Skip to main content

Three Nigerian companies bag $17 million UK investment support fund

By June 20, 2024MA News

It said the investments are expected to provide energy for more Nigerians, reduce carbon emissions, lead to the creation of 1100 jobs, and support thousands of livelihoods.

Three Nigerian-based Clean Energy Companies have collectively secured $17 million in Foreign Direct Investment (FDI) under the United Kingdom (UK-funded) Manufacturing Africa Programme to expand renewable energy access in the country.

This was disclosed in a statement issued Tuesday by the office of the British Deputy High Commission in Nigeria through a Senior Public Affairs Officer, Ndidiamaka Eze.

“The UK-funded Manufacturing Africa programme has scored a significant win for Nigeria’s clean energy sector. Three companies in the programme’s portfolio—Arnergy, Koolboks, and BURN Manufacturing—have collectively secured $17m million in Foreign Direct Investment (FDI), boosting Nigeria’s efforts to expand access to renewable energy solutions,” the statement said.

It said the investments are expected to provide energy for more Nigerians, reduce carbon emissions, lead to the creation of 1100 jobs, and support thousands of livelihoods.

In his remarks, the British Deputy High Commissioner in Lagos, Jonny Baxter, said the UK Government supports the ambition of the federal government’s “Renewed Hope agenda” to boost private-sector led economic growth in Nigeria.

“We’re funding the Manufacturing Africa programme to provide free advisory services to companies raising finance to expand their capabilities and create new jobs in Nigeria. It’s great to see these companies realise their goals with UK support,” Mr Baxter was quoted as saying.

The Commission noted that the advisory services that #ManufacturingAfrica provided to these firms included financial analysis, modelling, commercial diligence analysis and strategic business planning.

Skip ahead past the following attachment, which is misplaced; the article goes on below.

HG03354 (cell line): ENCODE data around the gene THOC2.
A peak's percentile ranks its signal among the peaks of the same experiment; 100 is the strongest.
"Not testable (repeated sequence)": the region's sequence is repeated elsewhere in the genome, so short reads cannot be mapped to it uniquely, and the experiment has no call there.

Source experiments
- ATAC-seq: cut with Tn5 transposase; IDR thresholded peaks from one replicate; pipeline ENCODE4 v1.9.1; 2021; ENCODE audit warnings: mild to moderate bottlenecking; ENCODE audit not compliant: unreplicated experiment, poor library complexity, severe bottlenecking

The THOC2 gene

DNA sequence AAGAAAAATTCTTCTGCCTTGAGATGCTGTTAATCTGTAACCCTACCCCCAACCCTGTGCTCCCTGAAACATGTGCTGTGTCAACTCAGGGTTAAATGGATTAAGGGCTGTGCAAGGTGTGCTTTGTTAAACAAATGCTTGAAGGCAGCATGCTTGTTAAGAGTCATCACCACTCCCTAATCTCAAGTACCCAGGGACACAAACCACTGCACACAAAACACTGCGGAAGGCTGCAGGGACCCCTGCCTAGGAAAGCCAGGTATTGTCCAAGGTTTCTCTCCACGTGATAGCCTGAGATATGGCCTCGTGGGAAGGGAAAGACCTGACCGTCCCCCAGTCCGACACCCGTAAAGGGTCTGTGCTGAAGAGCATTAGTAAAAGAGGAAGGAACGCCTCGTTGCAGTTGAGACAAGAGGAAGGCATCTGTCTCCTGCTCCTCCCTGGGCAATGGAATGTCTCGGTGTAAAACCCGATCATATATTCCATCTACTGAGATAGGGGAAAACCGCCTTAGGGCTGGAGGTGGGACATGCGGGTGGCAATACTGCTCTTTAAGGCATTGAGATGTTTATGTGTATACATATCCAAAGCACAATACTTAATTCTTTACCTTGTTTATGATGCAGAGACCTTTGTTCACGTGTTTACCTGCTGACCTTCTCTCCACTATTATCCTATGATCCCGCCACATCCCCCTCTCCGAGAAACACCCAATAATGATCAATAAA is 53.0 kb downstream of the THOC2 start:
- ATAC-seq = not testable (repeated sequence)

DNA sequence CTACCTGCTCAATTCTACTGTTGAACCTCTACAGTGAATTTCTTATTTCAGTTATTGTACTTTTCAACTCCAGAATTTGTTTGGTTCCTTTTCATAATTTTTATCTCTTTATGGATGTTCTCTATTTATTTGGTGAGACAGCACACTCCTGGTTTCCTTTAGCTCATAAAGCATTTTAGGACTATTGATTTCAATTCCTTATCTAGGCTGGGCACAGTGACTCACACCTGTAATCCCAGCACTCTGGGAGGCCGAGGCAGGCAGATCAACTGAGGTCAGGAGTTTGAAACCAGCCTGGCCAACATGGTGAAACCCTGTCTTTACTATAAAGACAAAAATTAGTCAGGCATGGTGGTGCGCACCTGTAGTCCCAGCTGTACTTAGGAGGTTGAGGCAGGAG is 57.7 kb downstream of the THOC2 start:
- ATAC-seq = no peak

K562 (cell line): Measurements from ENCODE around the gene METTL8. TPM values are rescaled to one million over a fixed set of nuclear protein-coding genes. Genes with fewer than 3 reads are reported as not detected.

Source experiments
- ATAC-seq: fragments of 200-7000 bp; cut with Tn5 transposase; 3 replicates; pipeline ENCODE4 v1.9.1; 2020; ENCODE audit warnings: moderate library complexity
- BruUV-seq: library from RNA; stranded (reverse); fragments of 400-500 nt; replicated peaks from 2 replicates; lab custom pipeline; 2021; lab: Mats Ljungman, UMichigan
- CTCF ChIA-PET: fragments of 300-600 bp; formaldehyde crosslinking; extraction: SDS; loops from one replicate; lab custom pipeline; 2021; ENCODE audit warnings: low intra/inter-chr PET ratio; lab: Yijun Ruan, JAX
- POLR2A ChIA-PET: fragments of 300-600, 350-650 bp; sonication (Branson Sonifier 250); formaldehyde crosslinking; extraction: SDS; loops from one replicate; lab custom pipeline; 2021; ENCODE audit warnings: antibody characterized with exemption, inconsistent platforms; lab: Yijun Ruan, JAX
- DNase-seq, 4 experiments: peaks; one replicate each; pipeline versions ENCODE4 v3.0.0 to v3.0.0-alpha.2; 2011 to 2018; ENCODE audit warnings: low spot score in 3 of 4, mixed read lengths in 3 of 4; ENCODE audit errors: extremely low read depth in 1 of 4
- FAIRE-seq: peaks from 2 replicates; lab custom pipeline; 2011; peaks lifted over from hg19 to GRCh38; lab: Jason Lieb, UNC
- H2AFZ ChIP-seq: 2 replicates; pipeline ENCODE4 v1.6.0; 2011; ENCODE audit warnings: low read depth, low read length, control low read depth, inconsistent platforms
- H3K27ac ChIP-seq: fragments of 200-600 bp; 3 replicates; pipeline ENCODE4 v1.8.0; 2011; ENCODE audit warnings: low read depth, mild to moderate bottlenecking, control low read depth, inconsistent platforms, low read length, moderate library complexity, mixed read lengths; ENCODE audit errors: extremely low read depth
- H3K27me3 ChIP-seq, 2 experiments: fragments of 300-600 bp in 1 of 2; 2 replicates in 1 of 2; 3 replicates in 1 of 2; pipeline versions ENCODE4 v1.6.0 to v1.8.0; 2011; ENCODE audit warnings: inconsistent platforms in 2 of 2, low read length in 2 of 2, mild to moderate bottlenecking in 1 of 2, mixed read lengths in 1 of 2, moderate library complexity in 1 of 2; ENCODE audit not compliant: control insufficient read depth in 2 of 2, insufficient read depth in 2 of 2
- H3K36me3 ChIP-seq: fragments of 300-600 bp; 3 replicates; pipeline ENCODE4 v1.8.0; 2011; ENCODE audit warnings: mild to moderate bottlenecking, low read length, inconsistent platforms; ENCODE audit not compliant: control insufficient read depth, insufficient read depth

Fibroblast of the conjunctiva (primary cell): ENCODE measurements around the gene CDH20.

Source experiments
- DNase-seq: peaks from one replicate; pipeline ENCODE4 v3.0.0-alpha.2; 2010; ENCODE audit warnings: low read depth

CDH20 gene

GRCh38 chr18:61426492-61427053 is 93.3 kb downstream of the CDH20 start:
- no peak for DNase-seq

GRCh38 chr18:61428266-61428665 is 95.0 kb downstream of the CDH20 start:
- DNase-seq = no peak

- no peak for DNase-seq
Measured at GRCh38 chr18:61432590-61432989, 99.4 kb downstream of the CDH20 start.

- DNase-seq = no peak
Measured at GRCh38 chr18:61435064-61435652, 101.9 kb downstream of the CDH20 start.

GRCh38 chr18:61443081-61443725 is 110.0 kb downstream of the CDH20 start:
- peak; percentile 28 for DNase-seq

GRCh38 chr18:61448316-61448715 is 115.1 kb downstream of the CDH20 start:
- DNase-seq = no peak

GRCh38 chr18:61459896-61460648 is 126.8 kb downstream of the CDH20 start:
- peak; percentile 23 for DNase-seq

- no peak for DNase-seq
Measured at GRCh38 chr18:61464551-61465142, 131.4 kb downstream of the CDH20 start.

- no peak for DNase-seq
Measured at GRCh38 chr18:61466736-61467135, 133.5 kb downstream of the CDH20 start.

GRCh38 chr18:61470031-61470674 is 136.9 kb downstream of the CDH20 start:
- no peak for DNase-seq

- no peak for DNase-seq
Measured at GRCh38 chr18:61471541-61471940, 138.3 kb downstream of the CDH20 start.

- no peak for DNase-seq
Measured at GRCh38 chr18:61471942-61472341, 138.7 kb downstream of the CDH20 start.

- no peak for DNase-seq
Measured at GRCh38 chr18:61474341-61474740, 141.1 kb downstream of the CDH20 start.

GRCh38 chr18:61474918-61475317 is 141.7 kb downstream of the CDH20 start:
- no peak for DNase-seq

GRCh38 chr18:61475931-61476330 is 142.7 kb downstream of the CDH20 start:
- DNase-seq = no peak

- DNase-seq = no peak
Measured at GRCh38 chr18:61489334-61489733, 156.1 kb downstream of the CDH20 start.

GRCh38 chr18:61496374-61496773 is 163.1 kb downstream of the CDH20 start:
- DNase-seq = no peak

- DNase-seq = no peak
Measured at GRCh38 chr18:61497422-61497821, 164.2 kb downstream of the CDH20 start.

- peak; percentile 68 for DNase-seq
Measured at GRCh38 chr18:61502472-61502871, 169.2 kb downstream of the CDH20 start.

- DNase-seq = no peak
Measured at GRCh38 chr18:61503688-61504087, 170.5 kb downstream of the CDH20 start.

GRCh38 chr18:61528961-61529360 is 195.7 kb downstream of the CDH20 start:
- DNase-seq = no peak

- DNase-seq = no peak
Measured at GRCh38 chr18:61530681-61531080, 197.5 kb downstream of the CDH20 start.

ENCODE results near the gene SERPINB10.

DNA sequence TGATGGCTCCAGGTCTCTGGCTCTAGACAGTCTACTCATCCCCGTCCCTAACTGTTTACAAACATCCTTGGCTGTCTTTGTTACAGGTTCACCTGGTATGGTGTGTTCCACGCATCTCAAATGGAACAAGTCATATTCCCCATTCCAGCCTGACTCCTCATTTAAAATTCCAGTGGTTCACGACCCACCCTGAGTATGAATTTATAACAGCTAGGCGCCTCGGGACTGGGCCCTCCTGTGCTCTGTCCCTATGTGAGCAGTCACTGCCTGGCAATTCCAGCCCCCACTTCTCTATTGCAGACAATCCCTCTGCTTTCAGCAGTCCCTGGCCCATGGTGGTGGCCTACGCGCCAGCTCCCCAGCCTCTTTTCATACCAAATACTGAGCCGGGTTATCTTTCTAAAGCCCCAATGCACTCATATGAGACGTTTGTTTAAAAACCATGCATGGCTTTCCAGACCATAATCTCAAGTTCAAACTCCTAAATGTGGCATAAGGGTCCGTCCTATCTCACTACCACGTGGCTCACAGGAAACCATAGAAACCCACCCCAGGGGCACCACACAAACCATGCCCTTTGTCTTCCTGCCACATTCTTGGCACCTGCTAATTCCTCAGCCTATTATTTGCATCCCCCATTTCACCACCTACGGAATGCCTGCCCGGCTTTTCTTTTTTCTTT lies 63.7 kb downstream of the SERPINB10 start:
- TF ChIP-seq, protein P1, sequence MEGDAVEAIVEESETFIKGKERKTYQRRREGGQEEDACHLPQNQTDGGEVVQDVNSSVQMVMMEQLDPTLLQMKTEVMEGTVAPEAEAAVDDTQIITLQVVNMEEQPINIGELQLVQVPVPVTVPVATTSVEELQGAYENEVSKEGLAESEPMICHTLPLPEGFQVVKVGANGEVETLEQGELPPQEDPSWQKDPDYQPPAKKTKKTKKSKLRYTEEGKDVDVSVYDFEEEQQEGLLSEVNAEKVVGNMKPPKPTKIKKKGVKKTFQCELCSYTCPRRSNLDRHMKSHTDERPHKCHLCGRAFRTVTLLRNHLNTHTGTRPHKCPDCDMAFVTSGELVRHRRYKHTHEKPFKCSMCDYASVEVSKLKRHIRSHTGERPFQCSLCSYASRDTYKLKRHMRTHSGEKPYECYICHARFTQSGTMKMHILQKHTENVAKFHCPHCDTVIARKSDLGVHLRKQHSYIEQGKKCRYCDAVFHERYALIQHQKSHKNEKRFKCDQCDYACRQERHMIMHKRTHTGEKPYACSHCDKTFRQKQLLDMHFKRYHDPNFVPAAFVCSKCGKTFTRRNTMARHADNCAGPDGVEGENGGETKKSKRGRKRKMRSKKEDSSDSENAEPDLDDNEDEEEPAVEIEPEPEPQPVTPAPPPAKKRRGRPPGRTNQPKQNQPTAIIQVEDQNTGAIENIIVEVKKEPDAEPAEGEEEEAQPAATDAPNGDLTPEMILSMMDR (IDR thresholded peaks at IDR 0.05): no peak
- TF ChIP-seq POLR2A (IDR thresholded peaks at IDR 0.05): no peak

To date, it said the Manufacturing Africa program has supported 31 Nigerian companies in their journey to raise investment across sectors including agri-processing, industrial parks, pharmaceuticals, vehicle manufacturing, e-mobility, and renewable energy.

“The programme has helped to attract $85 millions into Nigeria’s manufacturing sector since 2020,” the statement said.

The companies

The three companies that won the funds are Burn Manufacturing, Arnergy and Koolboks.

According to the statement, Burn Manufacturing is at the forefront of clean cookstove innovation, and has secured $12 million in carbon investment from Key Carbon Ltd.

“Their new local assembly facility in Northern Nigeria will bolster distribution efforts of electric cookstoves and biomass stoves across East and Central Africa,” the statement said.

Likewise, the Commission described Arnergy as a leading renewable energy company in Nigeria that specialises in designing and manufacturing technology-enabled solar micro-grid and rooftop solutions.

“With a recent $3 million bridge financing from a Shell-backed impact investment company, the company has already raised $7.5 million in their Series B fundraise,” the statement noted.

Additionally, the Commission said Koolboks is revolutionising access to refrigeration services, particularly for underserved communities and women entrepreneurs through their solar-powered cooling systems.

“Their pay-as-you-go technology and accessible business model has attracted a 1.5-million-euro subsidy from Beyond the Grid Fund for Africa (BGFA), for launch and expansion in Uganda,” the statement added.

Reacting to the development, Lolade Alonge, Business Communications Manager at Koolboks was quoted saying: “Manufacturing Africa’s financial advisory support when raising our ‘Series A’ came in very handy and has helped us secure funds that will assist with our expansion plans.”

Nigeria’s clean energy strategy

Over the past two decades, world leaders have increasingly sought to reduce emissions by transitioning to cleaner energy sources in order to achieve the Paris Agreement targets of keeping global temperatures below 1.5 degrees Celsius by 2030.

At the United Nations Conference of the Parties (COP 26) in Glasgow, Scotland, Nigeria’s former President Muhammadu Buhari made a commitment that Nigeria will go net zero by 2060. By implication, every ton of carbon dioxide (CO2) that Nigeria puts out, its equivalent has to be sequestered.

This prompted the Nigerian government to launch its ambitious Energy Transition Plan (ETP) .

Among other objectives, the energy transition plan seeks to “bring modern energy services to the full population” by 2030 and eliminate fossil fuel generators.